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Drug trial ignored guideline on safety

Drug trial ignored guideline on safety

DRUG trials that left six healthy volunteers fighting for their lives did not conform to best medical practice, The Times has been told.

Senior doctors expressed concern that all six were given the same dose of the experimental drug TGN1412 at the same time. According to the standard medical text, trials of this sort should avoid giving all the doses simultaneously. The Textbook of Pharmaceutical Medicine specifically gives warning that such practices can be “very difficult to manage” and “put subjects at unnecessary risk”.

Last night the Medical and Healthcare Products Regulatory Agency was urgently investigating what went wrong in the the trials, as families kept up a vigil at the patients bedsides. It is trying to determine whether it was a fault in production, contamination or more likely an intrinsic problem with the drug itself.

“They haven’t got a cure,” said Myfanwy Marshall, whose boyfriend fell ill 90 minutes after taking the drug. “This is a drug they have never tested on humans before so they don’t know what they are dealing with. It’s completely messed up their vital organs.”

There was confusion last night about whether the drug had been tested successfully on animals before the tests on human volunteers.

“They [the drugs company] said there was an oversensitivity in monkeys,” Ms Marshall said. She went on to say that in the tests a “dog and some animals had died . . . so they reduced the amount to humans”.

Thomas Hanke, chief scientific officer of TeGenero, last night refused at a press conference to say whether animals had died during earlier tests. “There has been no issue on the safety of the drug on animals. This is not relevant,” he said. He said the drug had been tested on mammals but not dogs or rats.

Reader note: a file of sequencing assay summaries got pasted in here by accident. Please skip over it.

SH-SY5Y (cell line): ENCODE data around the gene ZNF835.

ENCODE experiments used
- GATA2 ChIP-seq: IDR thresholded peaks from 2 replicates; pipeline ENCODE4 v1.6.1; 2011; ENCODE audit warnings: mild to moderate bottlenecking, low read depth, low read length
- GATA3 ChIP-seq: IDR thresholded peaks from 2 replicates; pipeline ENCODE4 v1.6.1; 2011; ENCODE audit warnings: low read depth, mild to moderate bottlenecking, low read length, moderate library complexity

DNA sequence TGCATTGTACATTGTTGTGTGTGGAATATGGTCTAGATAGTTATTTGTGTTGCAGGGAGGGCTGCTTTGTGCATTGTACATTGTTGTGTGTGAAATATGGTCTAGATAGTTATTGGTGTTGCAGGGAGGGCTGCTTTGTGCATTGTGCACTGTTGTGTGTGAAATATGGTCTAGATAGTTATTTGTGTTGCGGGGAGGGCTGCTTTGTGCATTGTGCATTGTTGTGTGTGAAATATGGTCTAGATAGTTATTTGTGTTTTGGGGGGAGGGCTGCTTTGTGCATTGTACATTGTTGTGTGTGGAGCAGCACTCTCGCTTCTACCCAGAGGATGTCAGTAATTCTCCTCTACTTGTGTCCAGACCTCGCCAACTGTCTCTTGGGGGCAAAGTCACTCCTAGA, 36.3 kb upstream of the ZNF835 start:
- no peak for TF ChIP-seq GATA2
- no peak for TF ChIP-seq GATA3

He said that the company had apologised to relatives of the six ill volunteers. “We are devastated at these shocking developments which we were not anticipating. The investigation must proceed as quickly as possible (into) the testing of a new medicine which showed no signs of any safety problems in previous testing.”

Lawyers have been instructed on behalf of at least one of the victims. All six remained in care at Northwick Park Hospital, northwest London. Two were said to be in critical condition and the other four were serious, but showing signs of improvement. Relatives met doctors and staff from the two companies involved — the German biotech company, TeGenero, and Parexel, the contract company that was conducting the trial.

The trial protocol had been agreed with the MHPRA and was carried out “according to strict ethical and regulatory requirements”, according to Parexel.

The MHPRA yesterday refused to give precise details, citing commercial confidentiality, and questions to Parexel went unanswered. But TeGenero confirmed that all six volunteers had been given scaled doses of the drug according to their body weight. The tragedy, experts said, should result in a review into the way future trial are carried out.

Professor Sheila Bird, from the Medical Research Council’s Biostatistics Unit at Cambridge, said: “It is very unusual to have a tragedy in one volunteer in a trial like this, far less to have all six involved. ”

That could have been avoided, she said, if at the start only one of the volunteers had been given the drug.

All were healthy young men who had volunteered for the first human trials of a new arthritus drug, developed in Germany.

Professor Bird, citing the recommendations made in The Textbook of Pharmaceutical Medicine, a standard work on the subject. suggested that the trial would have been better to test two or three volunteers on day one, before other volunteers were given their dose.

However, Chris Springall of Covance Clinical Research, a company based in Yorkshire that carries out drug trials, said that the practice by which the whole group was given a dose at the same time was normal in the industry. But it was not considered risky because side-effects were so extremely rare.

“I've been in this business 20 years and I've never known anything of this nature before,” he said.